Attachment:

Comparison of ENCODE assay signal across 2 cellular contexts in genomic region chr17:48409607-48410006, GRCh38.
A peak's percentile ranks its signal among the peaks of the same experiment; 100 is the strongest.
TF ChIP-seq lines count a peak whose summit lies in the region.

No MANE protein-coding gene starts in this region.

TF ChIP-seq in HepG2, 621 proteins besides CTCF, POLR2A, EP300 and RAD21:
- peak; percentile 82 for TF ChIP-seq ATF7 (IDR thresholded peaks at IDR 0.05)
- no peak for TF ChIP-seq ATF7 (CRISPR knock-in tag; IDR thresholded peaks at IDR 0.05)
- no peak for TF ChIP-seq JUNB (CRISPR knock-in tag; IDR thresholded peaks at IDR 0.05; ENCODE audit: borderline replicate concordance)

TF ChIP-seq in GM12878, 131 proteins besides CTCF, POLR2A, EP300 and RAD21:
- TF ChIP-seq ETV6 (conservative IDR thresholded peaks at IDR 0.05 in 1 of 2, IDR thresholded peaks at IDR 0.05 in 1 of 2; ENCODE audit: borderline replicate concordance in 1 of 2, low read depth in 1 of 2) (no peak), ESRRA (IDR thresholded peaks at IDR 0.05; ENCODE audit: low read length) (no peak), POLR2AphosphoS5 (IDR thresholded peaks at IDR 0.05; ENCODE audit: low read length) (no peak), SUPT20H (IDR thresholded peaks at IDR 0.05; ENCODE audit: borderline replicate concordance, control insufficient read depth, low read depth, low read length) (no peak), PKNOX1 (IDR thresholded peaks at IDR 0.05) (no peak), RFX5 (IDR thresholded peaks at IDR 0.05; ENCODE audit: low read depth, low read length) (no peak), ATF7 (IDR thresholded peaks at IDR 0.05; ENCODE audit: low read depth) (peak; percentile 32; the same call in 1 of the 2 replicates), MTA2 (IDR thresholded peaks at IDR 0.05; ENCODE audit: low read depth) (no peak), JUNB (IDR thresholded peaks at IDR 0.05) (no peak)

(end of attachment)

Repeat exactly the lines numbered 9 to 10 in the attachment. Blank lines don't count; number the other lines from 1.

TF ChIP-seq in GM12878, 131 proteins besides CTCF, POLR2A, EP300 and RAD21:
- TF ChIP-seq ETV6 (conservative IDR thresholded peaks at IDR 0.05 in 1 of 2, IDR thresholded peaks at IDR 0.05 in 1 of 2; ENCODE audit: borderline replicate concordance in 1 of 2, low read depth in 1 of 2) (no peak), ESRRA (IDR thresholded peaks at IDR 0.05; ENCODE audit: low read length) (no peak), POLR2AphosphoS5 (IDR thresholded peaks at IDR 0.05; ENCODE audit: low read length) (no peak), SUPT20H (IDR thresholded peaks at IDR 0.05; ENCODE audit: borderline replicate concordance, control insufficient read depth, low read depth, low read length) (no peak), PKNOX1 (IDR thresholded peaks at IDR 0.05) (no peak), RFX5 (IDR thresholded peaks at IDR 0.05; ENCODE audit: low read depth, low read length) (no peak), ATF7 (IDR thresholded peaks at IDR 0.05; ENCODE audit: low read depth) (peak; percentile 32; the same call in 1 of the 2 replicates), MTA2 (IDR thresholded peaks at IDR 0.05; ENCODE audit: low read depth) (no peak), JUNB (IDR thresholded peaks at IDR 0.05) (no peak)